Albania’s parliament has voted to extend the mandate of key justice-vetting bodies until December 31, 2024 – a move welcomed by the US embassy and EU delegations in Tirana.
Albanian parliament. Photo credits: parliament al
With 118 votes in favour, Albania’s parliament has voted to extend the five-year mandates of the Independent Qualification Commission, KPK, and Public Commissioners, to vet judges and prosecutors.
The Parliament also adopted the decision to establish two Special Commissions for electoral and territorial reform, initiated by Democratic Party.
The proposal came from the ruling Socialists but, in order to pass, needed the votes of the main opposition Democratic Party as well.
On 8 February, the US embassy in Tirana and EU Delegation issued a joint press statement welcoming the move. “The vetting of judges and prosecutors is a fundamental element of justice reform,” it said.
“In order to allow the vetting institutions to complete their mission, it is necessary to amend the constitution to extend their mandate for a limited period. The Venice Commission has confirmed that the proposed extension is in line with European standards, and is necessary to ensure equality in law and legal certainty,” it added.
The proposal to extend the vetters’ mandates went to the Venice Commission from the Legislative Council of parliament in November last year. Democratic Party MPs were not present in the chamber when it voted to seek an opinion from the Council of Europe’s advisory body.
Under current legislation, when the mandate of the Independent Qualification Commission ends, its powers in the re-evaluation process pass to the High Judicial Council for judges, and to the High Prosecution Council, HJC, fror prosecutors. The functions of the Public Commissioners are transferred to the Special Prosecution.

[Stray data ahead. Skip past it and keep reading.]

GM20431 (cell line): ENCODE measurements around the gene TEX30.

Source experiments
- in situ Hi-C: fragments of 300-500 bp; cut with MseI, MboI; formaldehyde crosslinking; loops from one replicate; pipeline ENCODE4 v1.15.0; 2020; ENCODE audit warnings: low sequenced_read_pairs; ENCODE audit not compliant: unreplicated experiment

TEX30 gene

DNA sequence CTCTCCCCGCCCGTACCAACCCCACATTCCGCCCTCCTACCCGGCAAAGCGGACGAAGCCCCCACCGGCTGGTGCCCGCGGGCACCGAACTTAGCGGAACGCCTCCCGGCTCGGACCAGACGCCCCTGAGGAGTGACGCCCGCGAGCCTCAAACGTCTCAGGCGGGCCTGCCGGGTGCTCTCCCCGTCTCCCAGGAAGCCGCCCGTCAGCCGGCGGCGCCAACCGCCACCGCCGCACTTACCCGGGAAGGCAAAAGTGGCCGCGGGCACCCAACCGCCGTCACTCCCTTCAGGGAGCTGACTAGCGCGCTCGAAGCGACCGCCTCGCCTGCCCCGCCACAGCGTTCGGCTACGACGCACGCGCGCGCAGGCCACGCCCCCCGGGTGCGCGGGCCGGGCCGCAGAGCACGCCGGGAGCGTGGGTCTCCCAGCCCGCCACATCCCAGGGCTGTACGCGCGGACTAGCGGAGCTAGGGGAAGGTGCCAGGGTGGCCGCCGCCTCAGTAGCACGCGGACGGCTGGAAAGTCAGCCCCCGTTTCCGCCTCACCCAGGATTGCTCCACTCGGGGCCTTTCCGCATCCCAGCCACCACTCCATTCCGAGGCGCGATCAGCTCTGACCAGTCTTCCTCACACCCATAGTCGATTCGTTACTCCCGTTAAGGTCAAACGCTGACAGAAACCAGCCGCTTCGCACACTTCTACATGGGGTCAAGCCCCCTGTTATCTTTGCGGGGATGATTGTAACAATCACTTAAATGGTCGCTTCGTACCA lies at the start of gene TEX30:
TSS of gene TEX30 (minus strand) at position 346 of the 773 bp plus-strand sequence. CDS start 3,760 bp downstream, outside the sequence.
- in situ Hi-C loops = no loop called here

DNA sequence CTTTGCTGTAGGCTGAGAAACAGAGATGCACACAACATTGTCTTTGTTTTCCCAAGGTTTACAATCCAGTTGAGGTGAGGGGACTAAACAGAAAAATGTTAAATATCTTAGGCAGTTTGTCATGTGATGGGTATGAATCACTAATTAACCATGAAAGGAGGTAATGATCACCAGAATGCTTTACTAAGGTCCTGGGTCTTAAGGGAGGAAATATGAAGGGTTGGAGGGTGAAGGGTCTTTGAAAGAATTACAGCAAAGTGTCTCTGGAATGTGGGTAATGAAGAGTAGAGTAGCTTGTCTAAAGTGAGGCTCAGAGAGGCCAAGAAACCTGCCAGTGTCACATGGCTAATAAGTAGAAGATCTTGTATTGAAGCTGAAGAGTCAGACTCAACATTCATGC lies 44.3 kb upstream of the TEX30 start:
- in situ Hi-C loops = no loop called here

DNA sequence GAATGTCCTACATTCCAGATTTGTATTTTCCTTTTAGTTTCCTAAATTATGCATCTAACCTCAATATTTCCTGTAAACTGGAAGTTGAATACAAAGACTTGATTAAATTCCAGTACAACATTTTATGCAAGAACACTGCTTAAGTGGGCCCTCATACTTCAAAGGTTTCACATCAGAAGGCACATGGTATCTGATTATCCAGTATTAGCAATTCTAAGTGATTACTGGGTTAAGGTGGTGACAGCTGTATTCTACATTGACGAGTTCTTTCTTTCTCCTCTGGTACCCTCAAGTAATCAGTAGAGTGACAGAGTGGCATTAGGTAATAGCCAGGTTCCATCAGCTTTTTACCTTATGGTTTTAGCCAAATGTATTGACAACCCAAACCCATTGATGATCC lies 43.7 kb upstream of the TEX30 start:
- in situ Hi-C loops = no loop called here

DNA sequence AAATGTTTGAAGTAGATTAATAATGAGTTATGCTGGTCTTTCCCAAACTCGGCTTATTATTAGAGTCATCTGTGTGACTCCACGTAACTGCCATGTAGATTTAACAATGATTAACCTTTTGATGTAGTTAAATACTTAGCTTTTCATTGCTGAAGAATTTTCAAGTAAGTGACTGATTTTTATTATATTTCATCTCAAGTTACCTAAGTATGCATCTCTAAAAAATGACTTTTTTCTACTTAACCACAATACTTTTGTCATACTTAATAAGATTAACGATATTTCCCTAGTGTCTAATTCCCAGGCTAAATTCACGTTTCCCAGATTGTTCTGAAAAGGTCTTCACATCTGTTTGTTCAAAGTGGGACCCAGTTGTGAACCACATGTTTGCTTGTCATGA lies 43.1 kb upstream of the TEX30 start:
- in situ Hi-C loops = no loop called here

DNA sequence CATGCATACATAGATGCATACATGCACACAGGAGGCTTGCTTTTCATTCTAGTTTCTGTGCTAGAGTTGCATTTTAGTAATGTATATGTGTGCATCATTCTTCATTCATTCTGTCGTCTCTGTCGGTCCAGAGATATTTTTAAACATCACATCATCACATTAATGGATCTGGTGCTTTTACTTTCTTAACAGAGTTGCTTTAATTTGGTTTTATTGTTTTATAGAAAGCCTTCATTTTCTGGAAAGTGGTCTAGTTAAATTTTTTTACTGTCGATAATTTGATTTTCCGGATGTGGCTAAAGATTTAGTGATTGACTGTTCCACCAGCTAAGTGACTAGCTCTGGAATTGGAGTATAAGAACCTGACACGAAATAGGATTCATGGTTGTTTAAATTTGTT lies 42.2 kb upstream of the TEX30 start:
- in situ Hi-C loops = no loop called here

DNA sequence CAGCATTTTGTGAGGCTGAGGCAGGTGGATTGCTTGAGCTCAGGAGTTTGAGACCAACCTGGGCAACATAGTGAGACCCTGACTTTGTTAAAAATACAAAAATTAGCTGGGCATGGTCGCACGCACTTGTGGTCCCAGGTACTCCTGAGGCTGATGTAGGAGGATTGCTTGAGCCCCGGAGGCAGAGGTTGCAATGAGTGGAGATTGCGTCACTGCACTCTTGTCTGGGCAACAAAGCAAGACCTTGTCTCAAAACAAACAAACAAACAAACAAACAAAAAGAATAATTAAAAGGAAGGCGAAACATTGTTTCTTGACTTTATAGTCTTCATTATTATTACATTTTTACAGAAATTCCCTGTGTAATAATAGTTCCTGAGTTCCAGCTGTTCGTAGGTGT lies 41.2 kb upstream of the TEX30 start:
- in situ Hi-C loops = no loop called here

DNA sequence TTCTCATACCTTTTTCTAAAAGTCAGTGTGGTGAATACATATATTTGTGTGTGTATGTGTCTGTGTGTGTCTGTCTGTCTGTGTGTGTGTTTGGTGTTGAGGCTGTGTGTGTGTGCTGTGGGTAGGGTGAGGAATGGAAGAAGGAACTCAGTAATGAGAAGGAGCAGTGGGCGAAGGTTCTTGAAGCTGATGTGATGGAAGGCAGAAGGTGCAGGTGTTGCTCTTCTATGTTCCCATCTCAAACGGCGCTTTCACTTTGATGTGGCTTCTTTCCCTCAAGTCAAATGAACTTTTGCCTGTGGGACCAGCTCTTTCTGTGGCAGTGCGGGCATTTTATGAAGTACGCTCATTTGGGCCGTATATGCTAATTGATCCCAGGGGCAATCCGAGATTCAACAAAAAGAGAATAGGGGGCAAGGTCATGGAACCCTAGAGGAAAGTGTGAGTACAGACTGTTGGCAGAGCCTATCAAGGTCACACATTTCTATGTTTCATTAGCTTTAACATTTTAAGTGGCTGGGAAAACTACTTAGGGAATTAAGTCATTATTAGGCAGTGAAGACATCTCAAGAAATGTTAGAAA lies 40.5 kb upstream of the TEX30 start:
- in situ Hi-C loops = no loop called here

But the Venice Commission Opinion, issued in December last year, approved an extension of the current mandate for a few years.
“The Commission concludes that the proposed extension of the mandate until December 31, 2024, may be considered compatible with European standards, so long as the functioning of the judiciary as such is ensured,” it said.
The Democratic Party leader, Lulzim Basha, on Thursday, made it clear his party did not seek an interruption to the much-sought-after justice reform process in Albania.
“Today, we don’t have the justice we want, but it would be even worse if a process that started with the intention to end up with a justice [system] that does not protect but punish corrupt politicians and organized crime remained in the middle, and so the European integration of the country would be interrupted,” he said.
The vetting process examines judges and prosecutors using three criteria: the legality of their assets; their professional standing; their possible links to organized crime. The justice reform system was agreed in 2016 and is sponsored by the United States and European Union.
Source link: balkaninsight.com